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Responsive Web Typography
Friday, 3 April, 2020

Masks, perspective, and pattern

Inspiration has struck yet again in the form of an email from International Poster Gallery in Boston. I love vintage travel posters, and this Rio advertisement by Joa circa 1950 really grabbed me. The big graphic use of type as compositional object and mask, the strong diagonal interpretation of the boardwalk at Copacabana Beach, all emerging from a luscious deep blue. It’s a really beautiful design.

Travel advertisement poster for Rio
A beautiful example of mid-century poster design

Aside from just looking good, the techniques that really intrigue me are the combination of using a super heavy typeface as a mask for a secondary image, and skewing the text with a perspective effect to further enhance the strong directionality of the composition and illusion of space that it creates. These are wonderful techniques that add a real dynamism to the design, but are rarely seen on the web. 

It occurred to me that a couple of these techniques have already been covered and could be combined in a fun way to create a similar overall design on the web. We covered masked and clipped text and image back in issue 29, and last week we played around with skewing live text. Adding a perspective distance to the transform can give us the receding effect we want, and keeps all the text ‘live’ with no additional classes added to the markup. 

Reservoir Dog text set, masked, and skewed
Just the main title perspective and mask effects

This is really important: in order for an effect like this to be viable on the web, we want to ensure it can be set up in a system. By focusing on the ability to substitute any photo and any string of text, the effect could be generalized enough to incorporate into a CMS, allowing for enough variation that it can still feel fresh. I would envision incorporating several of the techniques we’ve covered so that whenever you want to have a more unique headline, you have plenty of choice and flexibility without having to custom-code everything.

When I started working on this demo, I knew I needed to find a typeface  with a lot of ‘surface area’ in order to work well as a mask and show enough of the photo underneath. As has often been the case, I knew I had something at hand from DJR’s that would work: Bild! David released a variable version with a width axis that, when combined with the perspective and skew effects would really exaggerate the effect perfectly. I used Bild Widths for both parts of the title, and put the open source gem Work Sans (the variable version) to the task of the tagline.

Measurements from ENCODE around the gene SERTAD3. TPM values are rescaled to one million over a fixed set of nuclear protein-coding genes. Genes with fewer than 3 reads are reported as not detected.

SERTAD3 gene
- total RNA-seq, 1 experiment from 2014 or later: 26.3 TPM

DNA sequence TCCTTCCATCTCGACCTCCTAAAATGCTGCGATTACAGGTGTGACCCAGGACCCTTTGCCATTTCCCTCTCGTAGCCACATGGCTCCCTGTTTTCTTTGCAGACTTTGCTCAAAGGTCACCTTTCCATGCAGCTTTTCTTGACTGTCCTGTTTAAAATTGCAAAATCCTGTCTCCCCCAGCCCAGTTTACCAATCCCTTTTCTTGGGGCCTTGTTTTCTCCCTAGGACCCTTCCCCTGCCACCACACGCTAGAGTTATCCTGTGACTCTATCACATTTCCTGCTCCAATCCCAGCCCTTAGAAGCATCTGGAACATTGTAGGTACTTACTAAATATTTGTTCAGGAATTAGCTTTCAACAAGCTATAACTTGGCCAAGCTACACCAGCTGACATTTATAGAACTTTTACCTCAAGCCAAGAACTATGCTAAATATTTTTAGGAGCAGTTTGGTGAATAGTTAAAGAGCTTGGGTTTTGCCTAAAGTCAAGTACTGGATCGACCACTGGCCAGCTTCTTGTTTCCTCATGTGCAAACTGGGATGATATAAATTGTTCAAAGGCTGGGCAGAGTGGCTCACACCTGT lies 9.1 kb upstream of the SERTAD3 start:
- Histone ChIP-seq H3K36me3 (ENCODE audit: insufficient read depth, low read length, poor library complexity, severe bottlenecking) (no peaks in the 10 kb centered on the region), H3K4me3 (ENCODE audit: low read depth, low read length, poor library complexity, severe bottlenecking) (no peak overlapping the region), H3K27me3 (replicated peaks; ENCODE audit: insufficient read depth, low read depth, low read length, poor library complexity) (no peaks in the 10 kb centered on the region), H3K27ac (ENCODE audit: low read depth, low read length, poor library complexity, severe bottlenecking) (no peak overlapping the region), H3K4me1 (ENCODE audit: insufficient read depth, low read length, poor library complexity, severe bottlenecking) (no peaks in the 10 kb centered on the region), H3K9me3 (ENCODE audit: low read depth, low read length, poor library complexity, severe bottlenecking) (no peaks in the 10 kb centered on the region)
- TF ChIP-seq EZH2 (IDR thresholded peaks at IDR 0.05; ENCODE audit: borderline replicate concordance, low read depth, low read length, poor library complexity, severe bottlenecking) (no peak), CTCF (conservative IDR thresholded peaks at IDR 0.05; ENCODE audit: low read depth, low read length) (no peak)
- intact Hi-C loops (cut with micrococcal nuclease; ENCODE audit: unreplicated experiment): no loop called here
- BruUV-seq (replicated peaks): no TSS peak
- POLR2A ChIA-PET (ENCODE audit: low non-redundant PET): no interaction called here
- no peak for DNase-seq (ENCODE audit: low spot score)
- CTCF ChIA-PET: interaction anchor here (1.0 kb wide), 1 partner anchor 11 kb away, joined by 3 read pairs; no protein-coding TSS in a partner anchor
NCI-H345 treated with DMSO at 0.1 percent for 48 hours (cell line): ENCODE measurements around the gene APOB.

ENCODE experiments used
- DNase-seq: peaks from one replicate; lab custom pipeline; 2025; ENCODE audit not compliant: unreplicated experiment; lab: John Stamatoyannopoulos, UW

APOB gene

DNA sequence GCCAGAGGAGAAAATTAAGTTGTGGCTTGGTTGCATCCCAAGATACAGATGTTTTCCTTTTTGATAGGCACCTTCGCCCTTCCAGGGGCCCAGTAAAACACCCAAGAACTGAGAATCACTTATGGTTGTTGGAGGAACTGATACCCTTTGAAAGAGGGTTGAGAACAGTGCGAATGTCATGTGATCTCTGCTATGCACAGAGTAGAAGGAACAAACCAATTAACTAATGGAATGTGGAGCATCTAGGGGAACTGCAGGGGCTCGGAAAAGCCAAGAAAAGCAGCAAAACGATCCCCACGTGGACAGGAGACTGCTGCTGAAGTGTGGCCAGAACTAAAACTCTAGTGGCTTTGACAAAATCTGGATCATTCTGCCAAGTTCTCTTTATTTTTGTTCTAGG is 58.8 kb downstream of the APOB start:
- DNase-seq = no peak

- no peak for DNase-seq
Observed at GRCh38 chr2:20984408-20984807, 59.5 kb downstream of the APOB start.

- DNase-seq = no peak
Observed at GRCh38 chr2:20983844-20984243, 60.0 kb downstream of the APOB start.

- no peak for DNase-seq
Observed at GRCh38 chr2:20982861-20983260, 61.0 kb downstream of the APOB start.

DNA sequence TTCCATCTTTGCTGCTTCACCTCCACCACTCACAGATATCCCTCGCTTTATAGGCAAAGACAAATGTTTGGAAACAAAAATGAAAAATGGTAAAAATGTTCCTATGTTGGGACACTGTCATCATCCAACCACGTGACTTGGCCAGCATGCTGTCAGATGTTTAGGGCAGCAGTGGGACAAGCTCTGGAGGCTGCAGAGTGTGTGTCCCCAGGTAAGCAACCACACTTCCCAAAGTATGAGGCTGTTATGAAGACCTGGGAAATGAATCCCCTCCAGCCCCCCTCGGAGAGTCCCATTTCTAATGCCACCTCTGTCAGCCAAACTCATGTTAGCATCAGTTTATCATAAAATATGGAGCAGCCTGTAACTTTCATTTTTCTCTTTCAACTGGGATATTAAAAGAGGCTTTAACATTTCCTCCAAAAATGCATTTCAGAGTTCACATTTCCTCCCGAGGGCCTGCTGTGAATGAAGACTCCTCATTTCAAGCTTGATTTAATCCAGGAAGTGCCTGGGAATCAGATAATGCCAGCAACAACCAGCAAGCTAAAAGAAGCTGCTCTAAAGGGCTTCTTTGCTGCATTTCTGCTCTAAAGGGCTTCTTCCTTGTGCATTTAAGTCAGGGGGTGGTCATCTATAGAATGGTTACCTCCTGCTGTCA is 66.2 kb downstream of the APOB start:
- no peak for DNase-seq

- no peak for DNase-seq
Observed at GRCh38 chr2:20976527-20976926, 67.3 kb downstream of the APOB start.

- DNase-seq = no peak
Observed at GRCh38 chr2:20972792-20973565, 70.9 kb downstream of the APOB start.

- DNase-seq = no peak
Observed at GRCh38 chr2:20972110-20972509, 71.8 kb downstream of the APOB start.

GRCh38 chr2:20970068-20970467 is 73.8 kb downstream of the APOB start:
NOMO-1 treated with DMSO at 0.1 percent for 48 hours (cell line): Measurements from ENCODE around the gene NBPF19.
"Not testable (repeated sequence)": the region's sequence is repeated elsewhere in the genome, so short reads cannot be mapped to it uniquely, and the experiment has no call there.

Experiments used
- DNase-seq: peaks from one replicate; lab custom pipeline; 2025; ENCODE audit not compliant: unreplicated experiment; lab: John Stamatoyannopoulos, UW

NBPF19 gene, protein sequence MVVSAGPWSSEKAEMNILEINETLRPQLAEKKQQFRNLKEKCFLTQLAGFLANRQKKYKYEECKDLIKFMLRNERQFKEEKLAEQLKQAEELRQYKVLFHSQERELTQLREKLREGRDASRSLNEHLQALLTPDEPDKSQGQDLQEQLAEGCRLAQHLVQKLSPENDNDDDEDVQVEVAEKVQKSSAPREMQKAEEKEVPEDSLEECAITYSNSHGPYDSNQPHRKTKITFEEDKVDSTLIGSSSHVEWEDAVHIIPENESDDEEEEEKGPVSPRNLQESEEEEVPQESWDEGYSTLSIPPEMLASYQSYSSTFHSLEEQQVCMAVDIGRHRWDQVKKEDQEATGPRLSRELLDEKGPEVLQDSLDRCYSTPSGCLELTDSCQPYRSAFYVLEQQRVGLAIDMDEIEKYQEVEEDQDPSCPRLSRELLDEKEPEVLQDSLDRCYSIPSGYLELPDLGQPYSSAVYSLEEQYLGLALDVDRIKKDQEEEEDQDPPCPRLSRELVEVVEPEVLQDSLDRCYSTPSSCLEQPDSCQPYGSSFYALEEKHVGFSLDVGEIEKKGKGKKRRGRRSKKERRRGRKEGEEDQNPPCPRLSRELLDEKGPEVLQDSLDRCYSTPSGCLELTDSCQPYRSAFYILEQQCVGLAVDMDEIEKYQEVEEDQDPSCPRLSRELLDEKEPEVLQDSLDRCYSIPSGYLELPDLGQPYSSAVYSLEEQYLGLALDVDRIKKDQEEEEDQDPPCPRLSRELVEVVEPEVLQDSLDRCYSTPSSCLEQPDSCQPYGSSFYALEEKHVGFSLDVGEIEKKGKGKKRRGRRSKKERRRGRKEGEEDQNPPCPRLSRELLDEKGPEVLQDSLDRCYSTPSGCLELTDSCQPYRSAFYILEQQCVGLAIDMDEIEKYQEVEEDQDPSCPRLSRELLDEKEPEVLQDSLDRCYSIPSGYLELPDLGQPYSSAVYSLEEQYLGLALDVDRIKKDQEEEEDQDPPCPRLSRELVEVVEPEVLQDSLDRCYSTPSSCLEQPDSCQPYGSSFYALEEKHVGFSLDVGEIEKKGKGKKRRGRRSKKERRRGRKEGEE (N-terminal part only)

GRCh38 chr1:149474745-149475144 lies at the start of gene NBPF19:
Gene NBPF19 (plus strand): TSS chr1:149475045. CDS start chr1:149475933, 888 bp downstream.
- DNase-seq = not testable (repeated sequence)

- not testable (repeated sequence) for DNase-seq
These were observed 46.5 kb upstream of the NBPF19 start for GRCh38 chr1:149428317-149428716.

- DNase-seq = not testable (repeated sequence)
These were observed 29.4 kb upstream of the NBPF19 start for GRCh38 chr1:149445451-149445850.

.reservoir {

/* perspective skew */
  transform: perspective(10cm) rotateY(-30deg);

.dog {

  /* Image masking bits */
  background: url(;
  background-size: cover;
  -webkit-background-clip: text;
  background-clip: text;
  background-position: -12vw 3vw;
  color: transparent;
  /* perspective skew */
  transform-origin: center left;
  transform: perspective(20cm) rotateY(30deg);

In the code above I’ve removed the positioning and general text style bits—but the relevant bits about masking and skewing are what’s central to the design. Note that in positioning the masked photo you’ll want to match the font-size units and background-position ones so they scale in a relatively uniform manner. In this case I’ve used VW units so they scale with the window size. 

It felt like something was missing, and the boardwalk pattern from the original poster gave me an idea. I went hunting for CSS background gradient patterns and found a collection of them from CodePen. I grabbed one that felt vaguely waterlike, and modified it to give me the overall palette I was looking for. Once I reduced the contrast enough, it sat in the background nicely, and I can imagine that as a really interesting texture if this were done as a lithograph.

Reservoir Dog complete design
The final result

I’m really happy with the result—not so much as a piece of artwork on its own, but once again as a demonstration of techniques that can be used on the web in interesting ways. I think it’s worth challenging ourselves to keep learning about and exploring great graphic design and finding ways to reinterpret it in the context of a multi-device web. Not everything will translate—or should—but if we take a little extra time and push past just getting it on screen, we’ll create a more compelling experiences that will really stand apart in a web of so much of the same.



Sign up for the newsletterThis is an excerpt from my email newsletter devoted to web typography tips. Each issue I cover a new topic about typography for the web and digital platforms. Sometimes design focused, sometimes technical, usually a bit of both. I archive all the tips here, and all the examples are available on CodePen, so you’ll be able to quickly try out each tip live in the browser, play with it, and take it to use in your own projects.

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